Child Labor and Cultural Relativism
While countries such as the United States decry child labor and put significant regulations in place to protect children, other countries encourage child labor. Particularly in poorer countries, families encourage their children to work in order to contribute to the family. This is a classic example of cultural relativism.
Cultural relativism refers to the concept that different views, practices, and behaviors should be viewed through the lens of their appropriate culture, rather than through one’s own, which may bring up prejudices (The Business Workshop, Chapter 4, Page 138-140). In other words, it refers to a contrast in perspective, which can clearly be seen in the issue of child labor. When one discusses cultural relativism, ethical relativism must also be considered. Ethical relativism focuses on what a specific culture may consider to be moral or immoral, right or wrong. This has been known to lead to confusion and miscommunication in a business world (Brown, PowerPoint Week 2, Slide 19). Although businesses and factories in Industrial Revolution-era America made significant use of child labor through to the turn of the century, the early 20th century’s sweeping worker reforms put regulations in place to protect children from being overworked and to give them basic rights (Child labor in factories, n.d.). A general wave of populism and the popularity of worker’s rights, coupled with ever-increasing quality of life even among the lower classes, made this progress possible. This can be compared sharply with less developed countries, which still rely on child labor. For poorer families, it is often considered an honor for a business to accept workers of any age. Families also look at work as an opportunity for children to become socialized and accustomed to the working world (Adonteng-Kissi, 2018). In short, this drastic difference in worldview highlights the cultural relativism at the heart of the issue.
If a corporation in a wealthy nation were to seek to hire children under 14, the first major opposing argument would be that, for most branches of work, it is currently illegal. Additionally, even if the hiring of a child were allowed, there would likely be stringent requirements of per-day and per-week hours that would actually cost the business money. It would likely be more efficient and cost-effective to hire a single adult worker instead of a team of child workers. The businesses might choose an argument along the lines of poorer families in less developed countries, claiming that work helps children develop social and practical skills from an early age (Adonteng-Kissi, 2018). They could also advocate for looser regulations, referencing occupations like agriculture, newspapers, and acting, which have fewer rigid requirements.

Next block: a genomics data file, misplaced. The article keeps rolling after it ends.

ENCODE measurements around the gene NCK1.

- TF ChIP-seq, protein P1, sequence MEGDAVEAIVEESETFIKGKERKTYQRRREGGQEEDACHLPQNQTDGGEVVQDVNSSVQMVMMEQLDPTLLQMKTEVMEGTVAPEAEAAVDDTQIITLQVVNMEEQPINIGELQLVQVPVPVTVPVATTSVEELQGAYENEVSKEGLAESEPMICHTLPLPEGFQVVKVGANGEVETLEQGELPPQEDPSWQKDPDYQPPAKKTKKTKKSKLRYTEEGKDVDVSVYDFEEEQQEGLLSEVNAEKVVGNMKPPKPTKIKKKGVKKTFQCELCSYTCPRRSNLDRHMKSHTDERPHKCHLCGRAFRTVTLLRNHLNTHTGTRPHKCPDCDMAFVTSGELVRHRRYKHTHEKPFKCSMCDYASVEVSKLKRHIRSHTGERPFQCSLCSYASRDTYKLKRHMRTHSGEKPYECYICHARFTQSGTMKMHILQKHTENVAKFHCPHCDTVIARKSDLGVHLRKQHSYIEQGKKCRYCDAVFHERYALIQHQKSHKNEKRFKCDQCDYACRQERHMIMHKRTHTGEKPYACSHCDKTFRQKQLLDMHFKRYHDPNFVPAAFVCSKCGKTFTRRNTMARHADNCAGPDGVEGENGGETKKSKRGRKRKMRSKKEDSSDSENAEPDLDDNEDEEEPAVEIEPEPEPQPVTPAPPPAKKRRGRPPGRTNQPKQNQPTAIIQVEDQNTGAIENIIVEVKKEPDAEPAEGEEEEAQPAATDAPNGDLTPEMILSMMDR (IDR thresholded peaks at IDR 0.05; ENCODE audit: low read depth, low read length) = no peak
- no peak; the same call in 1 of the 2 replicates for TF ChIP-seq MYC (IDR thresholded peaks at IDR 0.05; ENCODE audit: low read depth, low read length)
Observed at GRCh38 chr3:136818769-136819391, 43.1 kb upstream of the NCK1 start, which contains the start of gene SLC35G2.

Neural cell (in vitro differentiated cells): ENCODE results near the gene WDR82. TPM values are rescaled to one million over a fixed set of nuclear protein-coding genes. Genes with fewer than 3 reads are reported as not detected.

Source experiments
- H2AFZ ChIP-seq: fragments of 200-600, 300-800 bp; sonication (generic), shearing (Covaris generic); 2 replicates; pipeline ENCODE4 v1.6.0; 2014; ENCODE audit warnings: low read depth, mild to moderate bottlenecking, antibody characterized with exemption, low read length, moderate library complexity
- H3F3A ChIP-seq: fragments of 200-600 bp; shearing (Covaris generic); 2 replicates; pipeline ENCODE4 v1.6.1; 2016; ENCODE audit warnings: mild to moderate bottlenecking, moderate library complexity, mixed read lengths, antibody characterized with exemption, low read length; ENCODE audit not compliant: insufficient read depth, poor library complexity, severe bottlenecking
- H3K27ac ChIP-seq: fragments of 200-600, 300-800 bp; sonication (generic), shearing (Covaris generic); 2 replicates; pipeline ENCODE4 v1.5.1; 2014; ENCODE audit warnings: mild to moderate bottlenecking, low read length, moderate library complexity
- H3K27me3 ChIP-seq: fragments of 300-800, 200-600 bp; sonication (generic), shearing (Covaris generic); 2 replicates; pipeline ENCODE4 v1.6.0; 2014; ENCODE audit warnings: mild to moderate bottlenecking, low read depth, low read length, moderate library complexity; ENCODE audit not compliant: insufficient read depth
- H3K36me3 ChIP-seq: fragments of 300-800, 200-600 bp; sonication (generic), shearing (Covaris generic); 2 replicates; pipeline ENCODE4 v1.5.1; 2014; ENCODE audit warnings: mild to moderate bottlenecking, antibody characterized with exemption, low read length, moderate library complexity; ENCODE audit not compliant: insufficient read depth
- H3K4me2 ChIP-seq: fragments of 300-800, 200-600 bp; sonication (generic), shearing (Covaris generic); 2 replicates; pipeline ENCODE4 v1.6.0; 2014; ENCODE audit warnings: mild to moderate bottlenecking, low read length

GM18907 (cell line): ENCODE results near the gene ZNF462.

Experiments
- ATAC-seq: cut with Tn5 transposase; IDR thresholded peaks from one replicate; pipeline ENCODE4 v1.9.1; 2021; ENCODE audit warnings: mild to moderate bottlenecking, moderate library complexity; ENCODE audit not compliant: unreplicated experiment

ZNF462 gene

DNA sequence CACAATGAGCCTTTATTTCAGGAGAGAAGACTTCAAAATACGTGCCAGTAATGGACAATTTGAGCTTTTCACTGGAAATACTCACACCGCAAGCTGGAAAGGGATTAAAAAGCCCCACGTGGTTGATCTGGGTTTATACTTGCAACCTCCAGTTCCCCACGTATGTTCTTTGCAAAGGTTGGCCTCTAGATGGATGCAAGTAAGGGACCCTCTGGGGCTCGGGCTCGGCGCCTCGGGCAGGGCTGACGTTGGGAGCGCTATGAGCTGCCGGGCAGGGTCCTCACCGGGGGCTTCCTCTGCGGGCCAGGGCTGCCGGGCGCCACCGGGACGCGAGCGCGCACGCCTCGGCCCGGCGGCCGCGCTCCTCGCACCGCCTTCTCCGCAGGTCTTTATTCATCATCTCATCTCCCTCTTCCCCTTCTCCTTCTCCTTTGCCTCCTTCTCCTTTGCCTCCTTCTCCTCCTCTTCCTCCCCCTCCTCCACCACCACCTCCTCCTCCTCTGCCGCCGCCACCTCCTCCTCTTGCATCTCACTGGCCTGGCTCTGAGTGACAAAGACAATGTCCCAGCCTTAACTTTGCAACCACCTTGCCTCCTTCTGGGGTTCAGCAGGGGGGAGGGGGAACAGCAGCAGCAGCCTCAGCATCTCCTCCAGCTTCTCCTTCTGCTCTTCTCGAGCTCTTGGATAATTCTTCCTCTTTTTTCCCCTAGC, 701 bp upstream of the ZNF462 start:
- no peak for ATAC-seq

In general, there are a specific set of regulations and standards that should govern the practice of child labor. First, the amount of time they work should be limited, to allow enough time for education, free time, and rest. There should also be rules in place preventing children from working with dangerous equipment that might be hazardous to their health, or in dangerous locations like mines or factory floors. Children’s ability to produce effective work should be secondary to their physical, mental, and emotional health and development.
- Equifax Breach Exposed More Consumer Data Than First Disclosed. (2018, February 13). Retrieved 8 March 2019 from: https://www.insurancejournal.com/news/national/2018/02/13/480357.htm
- Hirsch, D. D. (2015). That’s Unfair! Or is it? Big Data, Discrimination, and the FTC’s
- Unfairness Authority. Retrieved 8 March 2019 from: https://uknowledge.uky.edu/cgi/viewcontent.cgi?article=1073&context=klj
- Solove, D. (2018, November 29). FTC Authority to Enforce Data Security: FTC v. Wyndham. Retrieved 8 March 2019, from https://teachprivacy.com/ftc-authority-enforce-data-security-ftc-wyndham-worldwide/
- The Business Ethics Workshop (2012) Washington, DC: The Saylor Foundation. Retrieved 7 March 2019 from: https://learn.umuc.edu/d2l/le/content/347318/viewContent/14264741/View
- Brown, PowerPoint, Week 2, Slide 19
- Child labor in factories. (n.d.). Retrieved March 9, 2019, from https://www2.needham.k12.ma.us/nhs/cur/Baker_00/2002_p7/ak_p7/childlabor.html
- Adonteng-Kissi, O. (2018, July 21). Parental perceptions of child labour and human rights: A comparative study of rural and urban Ghana. Retrieved 8 March 2019, from https://www.sciencedirect.com/science/article/abs/pii/S0145213418302862?via=ihub